Many backstugas had just a single room and were often built into a hillside. It had three walls made of wood, while the hill served as the back and the fourth wall of the house. This style of building was common in southern and southwestern Sweden, where wood was expensive.
The people living in these dwellings were called backstugusittare. They were almost always very poor who lived on another person’s property and made a living doing temporary jobs, handicrafts or on charity. Sometimes the landowner let them use a small parcel of land to grow potatoes or a garden. Such cottages were typically built on land useless for farming, or on common land of the village, or that of the parish. The backstugusittare never paid any taxes, and so were often disliked by the government.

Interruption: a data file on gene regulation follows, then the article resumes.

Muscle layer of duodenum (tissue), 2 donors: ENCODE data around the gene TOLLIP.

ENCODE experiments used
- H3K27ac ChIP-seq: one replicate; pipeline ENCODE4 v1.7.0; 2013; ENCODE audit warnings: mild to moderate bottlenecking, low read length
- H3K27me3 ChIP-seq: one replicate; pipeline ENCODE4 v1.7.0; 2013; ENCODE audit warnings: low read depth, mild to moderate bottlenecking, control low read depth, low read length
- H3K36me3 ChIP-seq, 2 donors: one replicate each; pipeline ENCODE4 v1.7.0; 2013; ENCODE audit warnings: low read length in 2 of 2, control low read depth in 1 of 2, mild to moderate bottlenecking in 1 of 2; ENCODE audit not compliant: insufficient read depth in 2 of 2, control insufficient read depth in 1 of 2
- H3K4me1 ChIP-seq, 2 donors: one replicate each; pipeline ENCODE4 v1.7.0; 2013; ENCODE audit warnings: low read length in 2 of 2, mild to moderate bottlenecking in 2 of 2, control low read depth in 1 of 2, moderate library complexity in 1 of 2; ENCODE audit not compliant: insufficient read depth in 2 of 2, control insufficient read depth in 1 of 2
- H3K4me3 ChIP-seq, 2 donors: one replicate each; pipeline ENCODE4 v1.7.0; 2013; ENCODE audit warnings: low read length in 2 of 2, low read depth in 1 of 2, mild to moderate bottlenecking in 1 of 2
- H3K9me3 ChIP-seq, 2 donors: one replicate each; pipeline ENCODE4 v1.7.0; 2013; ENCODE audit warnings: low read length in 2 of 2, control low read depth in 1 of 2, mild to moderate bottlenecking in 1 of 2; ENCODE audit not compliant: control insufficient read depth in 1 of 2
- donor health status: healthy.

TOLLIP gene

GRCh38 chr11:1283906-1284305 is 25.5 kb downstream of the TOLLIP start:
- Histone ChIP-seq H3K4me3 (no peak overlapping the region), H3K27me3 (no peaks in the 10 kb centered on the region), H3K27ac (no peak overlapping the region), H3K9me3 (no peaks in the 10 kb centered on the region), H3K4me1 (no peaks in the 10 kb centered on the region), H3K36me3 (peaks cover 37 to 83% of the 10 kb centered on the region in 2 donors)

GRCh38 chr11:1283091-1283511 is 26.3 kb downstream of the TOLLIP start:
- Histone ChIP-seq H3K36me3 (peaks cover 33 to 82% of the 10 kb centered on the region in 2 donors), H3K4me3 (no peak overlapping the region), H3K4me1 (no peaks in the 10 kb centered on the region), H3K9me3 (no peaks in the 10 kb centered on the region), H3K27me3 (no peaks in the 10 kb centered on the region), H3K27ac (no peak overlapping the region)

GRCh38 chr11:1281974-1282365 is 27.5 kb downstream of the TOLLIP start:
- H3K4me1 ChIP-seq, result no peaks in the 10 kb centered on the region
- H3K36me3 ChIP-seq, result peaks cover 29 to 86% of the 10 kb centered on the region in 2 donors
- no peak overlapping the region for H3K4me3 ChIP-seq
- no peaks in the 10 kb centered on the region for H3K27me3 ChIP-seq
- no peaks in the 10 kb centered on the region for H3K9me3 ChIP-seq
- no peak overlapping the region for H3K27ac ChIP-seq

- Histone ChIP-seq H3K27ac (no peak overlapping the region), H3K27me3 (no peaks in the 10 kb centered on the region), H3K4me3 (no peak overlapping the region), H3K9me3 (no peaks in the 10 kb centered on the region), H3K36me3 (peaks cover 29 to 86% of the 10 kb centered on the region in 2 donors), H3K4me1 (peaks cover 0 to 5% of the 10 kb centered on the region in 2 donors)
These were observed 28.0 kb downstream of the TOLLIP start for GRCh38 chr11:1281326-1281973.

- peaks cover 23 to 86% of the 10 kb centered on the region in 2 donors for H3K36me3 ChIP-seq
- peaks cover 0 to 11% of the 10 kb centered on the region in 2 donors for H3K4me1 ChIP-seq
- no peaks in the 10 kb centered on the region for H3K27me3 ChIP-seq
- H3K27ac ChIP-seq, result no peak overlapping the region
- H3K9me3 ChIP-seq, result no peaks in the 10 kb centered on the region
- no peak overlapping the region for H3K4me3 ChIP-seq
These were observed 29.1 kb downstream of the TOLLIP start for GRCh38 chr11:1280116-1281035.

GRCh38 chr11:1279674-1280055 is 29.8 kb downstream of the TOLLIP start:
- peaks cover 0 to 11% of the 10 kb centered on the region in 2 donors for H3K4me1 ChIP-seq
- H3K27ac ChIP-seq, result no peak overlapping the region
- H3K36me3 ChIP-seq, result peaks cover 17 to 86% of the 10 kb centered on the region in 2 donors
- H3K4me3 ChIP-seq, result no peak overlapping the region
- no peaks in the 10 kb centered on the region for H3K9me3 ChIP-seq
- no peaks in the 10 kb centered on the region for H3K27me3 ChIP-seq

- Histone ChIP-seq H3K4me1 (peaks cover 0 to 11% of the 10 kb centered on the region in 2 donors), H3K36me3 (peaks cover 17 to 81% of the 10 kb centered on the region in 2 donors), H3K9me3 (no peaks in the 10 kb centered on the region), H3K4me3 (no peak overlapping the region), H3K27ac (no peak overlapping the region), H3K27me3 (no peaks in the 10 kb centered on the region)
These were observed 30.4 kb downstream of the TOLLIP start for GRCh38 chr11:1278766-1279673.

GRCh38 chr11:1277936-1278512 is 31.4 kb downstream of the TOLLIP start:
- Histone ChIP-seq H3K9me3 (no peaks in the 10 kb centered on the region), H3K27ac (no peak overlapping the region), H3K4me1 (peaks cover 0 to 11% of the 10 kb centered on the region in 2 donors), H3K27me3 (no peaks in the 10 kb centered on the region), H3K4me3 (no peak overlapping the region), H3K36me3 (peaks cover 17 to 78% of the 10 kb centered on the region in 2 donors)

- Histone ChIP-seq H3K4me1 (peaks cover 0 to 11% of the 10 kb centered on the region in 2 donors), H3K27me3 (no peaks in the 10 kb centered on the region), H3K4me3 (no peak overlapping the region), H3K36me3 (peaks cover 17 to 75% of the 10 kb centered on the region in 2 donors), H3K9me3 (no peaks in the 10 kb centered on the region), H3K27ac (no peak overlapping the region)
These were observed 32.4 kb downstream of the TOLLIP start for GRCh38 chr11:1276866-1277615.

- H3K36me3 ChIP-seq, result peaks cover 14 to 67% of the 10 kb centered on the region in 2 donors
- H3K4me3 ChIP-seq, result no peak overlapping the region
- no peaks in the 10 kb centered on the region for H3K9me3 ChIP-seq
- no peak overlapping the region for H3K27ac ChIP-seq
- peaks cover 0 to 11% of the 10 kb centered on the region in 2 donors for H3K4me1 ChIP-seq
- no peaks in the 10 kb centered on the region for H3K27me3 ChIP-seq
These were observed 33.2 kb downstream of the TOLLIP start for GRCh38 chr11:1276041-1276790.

Times changed and as the social status of the backstugusittare improved, a lot of these cottages were abandoned. Some of these cottages are now preserved in Åsle outside Falköping.
The cozy little cabin pictured above, in Småland, was built in the early 1800s. The family who owns the land and the cabin today have restored the cabin, made it waterproof and now rents it out to visitors.